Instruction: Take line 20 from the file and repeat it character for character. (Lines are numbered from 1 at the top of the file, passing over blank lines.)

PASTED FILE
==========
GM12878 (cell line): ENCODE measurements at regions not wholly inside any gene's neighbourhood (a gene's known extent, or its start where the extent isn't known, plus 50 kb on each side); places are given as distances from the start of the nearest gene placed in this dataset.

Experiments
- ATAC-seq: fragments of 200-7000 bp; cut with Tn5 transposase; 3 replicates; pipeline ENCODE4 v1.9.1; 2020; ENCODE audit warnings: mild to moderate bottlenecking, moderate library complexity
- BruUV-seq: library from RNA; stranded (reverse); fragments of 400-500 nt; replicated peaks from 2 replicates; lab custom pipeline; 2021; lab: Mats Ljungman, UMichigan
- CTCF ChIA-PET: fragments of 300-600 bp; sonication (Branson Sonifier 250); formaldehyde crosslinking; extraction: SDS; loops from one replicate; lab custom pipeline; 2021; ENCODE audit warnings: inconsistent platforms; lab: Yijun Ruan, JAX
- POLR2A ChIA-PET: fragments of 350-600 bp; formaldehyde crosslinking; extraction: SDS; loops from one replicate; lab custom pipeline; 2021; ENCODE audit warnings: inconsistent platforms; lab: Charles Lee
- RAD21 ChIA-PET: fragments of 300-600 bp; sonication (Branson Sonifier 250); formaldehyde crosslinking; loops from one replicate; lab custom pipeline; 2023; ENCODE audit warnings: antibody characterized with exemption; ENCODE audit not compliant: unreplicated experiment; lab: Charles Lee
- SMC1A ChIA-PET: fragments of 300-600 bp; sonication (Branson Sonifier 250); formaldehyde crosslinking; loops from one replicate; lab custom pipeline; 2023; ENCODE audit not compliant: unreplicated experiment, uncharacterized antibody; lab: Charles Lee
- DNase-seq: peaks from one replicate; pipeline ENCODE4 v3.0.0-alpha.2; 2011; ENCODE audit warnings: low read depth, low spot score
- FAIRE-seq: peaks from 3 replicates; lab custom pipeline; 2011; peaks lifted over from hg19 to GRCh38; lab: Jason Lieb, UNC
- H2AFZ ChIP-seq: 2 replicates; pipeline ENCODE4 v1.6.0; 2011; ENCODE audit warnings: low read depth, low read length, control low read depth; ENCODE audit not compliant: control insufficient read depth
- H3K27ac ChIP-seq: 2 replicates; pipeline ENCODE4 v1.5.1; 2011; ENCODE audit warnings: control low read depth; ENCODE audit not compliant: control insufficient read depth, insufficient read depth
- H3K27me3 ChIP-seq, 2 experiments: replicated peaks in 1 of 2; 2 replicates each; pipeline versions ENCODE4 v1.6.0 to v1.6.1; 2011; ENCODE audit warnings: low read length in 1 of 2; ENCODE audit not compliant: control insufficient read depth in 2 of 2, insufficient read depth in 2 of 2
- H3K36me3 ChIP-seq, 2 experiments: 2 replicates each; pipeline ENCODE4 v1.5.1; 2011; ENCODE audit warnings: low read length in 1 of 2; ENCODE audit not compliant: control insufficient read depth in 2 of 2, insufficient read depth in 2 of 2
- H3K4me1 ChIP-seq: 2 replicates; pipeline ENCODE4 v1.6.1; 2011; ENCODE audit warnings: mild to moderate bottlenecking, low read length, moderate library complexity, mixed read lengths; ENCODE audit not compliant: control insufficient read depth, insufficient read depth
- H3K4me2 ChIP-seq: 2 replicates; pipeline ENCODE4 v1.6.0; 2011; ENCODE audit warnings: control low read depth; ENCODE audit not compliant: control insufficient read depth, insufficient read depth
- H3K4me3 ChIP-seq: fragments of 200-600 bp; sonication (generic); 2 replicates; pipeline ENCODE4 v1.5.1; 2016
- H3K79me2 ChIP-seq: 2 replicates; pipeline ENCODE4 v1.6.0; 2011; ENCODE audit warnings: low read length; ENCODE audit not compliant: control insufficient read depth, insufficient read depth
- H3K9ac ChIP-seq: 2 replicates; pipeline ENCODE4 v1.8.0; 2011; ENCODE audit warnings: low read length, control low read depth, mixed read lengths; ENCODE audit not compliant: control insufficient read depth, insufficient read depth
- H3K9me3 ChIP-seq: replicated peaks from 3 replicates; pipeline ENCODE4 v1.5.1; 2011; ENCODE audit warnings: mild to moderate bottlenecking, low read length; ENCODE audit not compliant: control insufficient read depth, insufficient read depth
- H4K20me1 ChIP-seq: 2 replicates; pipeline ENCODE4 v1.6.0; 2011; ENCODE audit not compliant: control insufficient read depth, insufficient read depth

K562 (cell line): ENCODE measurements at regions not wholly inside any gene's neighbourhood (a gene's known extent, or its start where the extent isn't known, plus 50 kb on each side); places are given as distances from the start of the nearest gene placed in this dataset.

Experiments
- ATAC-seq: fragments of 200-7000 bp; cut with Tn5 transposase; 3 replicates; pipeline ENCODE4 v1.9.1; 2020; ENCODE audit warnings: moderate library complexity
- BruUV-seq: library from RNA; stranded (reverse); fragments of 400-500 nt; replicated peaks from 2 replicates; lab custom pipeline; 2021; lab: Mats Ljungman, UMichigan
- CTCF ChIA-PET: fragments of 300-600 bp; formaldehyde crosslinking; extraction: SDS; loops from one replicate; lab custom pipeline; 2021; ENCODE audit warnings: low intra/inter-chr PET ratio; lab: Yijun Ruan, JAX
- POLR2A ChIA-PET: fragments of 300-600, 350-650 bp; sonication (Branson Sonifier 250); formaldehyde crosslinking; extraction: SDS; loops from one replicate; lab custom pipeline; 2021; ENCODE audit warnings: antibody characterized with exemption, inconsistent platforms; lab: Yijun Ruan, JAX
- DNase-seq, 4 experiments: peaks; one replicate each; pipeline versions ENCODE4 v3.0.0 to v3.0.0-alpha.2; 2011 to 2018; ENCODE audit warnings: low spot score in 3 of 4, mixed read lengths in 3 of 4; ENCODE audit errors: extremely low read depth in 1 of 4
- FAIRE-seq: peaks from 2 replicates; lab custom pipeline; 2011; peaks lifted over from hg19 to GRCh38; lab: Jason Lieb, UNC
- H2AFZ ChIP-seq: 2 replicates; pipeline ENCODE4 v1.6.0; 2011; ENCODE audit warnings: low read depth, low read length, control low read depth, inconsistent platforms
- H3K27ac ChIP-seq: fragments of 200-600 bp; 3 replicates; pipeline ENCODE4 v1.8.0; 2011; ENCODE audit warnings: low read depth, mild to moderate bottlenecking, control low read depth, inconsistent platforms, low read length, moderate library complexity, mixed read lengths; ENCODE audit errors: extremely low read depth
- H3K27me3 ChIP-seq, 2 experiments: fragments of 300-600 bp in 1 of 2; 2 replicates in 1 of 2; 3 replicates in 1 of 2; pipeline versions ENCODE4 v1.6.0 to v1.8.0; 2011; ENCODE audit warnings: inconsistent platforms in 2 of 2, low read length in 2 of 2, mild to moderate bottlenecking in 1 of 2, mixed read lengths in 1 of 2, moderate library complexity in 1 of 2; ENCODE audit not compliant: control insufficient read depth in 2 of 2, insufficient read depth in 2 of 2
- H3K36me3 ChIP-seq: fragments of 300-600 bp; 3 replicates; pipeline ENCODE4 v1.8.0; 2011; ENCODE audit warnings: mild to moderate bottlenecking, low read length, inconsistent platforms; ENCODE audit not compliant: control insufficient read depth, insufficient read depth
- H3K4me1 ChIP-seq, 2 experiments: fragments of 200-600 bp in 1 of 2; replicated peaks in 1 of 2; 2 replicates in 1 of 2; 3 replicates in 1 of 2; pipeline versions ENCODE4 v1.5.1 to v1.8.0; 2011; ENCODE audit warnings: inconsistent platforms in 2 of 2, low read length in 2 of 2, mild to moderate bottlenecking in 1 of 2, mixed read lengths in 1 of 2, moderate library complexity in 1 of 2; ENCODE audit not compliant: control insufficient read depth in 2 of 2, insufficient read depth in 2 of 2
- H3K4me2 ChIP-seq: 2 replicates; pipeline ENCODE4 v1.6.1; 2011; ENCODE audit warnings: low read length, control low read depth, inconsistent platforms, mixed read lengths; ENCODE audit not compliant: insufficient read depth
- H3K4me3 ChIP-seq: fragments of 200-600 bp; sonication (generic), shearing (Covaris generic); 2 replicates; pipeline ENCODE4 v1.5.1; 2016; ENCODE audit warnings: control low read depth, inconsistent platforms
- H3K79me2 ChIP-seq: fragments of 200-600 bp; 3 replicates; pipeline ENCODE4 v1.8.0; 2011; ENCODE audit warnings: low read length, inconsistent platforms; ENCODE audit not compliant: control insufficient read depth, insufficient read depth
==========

- H3K9me3 ChIP-seq: replicated peaks from 3 replicates; pipeline ENCODE4 v1.5.1; 2011; ENCODE audit warnings: mild to moderate bottlenecking, low read length; ENCODE audit not compliant: control insufficient read depth, insufficient read depth